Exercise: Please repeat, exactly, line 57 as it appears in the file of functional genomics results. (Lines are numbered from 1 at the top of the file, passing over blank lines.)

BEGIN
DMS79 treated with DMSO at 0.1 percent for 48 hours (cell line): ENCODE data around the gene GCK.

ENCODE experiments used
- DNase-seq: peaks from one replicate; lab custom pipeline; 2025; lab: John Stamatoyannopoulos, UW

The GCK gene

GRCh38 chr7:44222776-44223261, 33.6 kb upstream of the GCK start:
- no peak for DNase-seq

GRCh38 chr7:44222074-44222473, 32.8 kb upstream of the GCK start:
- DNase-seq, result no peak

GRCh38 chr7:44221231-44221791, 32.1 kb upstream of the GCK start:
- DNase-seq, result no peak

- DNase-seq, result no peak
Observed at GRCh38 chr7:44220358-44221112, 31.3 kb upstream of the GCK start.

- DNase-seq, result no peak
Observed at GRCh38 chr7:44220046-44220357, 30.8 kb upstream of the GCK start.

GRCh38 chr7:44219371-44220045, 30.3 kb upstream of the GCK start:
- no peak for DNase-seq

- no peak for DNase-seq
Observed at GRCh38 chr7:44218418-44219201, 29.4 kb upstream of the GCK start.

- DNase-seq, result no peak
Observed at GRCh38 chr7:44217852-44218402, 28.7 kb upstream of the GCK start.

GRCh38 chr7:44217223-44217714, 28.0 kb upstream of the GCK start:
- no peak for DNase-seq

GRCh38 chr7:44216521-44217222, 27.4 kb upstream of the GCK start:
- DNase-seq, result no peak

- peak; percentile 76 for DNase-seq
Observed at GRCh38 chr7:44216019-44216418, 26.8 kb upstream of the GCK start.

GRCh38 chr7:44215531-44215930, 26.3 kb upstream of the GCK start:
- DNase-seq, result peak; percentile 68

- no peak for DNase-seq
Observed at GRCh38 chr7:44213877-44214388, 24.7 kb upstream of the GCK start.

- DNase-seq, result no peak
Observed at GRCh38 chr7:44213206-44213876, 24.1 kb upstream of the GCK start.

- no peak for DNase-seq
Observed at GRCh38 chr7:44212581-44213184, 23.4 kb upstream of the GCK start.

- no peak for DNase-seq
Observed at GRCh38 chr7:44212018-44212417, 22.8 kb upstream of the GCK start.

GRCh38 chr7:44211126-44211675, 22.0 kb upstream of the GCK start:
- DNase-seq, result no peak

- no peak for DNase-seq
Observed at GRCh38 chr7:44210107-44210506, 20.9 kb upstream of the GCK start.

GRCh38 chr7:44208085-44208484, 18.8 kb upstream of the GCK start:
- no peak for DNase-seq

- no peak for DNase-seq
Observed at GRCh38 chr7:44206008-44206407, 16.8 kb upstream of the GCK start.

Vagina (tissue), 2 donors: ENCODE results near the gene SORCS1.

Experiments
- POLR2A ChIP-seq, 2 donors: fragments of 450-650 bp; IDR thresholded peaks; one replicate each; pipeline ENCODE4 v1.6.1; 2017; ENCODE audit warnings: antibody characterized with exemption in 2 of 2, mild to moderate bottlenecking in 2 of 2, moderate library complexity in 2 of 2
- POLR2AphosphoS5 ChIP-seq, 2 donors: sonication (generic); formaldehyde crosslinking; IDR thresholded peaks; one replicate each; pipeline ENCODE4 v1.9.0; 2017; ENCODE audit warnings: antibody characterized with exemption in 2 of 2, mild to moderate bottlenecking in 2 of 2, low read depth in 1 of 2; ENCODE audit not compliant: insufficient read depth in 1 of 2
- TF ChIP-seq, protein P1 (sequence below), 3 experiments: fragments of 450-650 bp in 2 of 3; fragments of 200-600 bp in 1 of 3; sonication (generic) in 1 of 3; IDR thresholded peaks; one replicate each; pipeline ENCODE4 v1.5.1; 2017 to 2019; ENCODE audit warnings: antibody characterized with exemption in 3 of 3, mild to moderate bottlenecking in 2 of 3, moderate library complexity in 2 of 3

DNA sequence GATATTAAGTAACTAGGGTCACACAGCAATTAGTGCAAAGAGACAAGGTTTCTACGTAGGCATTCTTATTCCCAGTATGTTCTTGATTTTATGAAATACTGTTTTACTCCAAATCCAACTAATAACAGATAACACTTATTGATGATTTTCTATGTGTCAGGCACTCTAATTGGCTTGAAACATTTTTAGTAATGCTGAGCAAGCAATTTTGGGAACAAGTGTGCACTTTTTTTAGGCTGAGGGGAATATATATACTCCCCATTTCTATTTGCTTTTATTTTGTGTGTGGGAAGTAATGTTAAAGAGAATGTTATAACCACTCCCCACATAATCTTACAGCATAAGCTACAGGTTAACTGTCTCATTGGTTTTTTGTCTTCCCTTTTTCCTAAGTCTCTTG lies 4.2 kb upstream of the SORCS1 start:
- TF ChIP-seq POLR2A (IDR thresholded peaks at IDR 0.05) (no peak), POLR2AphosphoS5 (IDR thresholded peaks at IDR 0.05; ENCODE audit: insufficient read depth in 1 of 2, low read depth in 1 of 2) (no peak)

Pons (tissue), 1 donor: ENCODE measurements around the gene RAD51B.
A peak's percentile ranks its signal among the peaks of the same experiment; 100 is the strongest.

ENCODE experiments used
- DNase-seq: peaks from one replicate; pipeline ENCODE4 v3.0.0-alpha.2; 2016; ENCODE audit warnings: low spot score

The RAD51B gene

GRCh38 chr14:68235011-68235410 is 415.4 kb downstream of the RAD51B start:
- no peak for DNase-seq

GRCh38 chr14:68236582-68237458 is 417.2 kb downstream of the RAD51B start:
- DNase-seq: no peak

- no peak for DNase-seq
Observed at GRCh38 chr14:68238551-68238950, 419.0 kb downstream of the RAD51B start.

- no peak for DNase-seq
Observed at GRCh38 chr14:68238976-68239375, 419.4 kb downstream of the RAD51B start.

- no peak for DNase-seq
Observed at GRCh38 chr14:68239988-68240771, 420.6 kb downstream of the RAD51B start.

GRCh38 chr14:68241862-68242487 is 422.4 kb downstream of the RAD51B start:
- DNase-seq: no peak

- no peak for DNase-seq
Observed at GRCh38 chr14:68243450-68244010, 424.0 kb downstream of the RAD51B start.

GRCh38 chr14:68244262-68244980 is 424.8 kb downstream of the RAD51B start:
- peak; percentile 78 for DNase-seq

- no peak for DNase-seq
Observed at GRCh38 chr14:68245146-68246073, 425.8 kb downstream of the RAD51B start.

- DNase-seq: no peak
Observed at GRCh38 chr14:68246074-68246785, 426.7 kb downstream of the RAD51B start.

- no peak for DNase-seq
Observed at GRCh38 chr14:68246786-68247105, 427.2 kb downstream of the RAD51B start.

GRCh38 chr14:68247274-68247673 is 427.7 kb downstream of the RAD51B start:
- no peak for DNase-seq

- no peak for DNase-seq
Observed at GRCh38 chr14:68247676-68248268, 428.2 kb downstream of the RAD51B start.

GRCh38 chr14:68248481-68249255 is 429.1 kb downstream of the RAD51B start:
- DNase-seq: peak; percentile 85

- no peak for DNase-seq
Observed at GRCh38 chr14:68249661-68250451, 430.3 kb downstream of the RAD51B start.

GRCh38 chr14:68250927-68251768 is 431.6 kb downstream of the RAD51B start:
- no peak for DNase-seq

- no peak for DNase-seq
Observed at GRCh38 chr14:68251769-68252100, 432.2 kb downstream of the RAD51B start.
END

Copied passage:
GRCh38 chr14:68235011-68235410 is 415.4 kb downstream of the RAD51B start: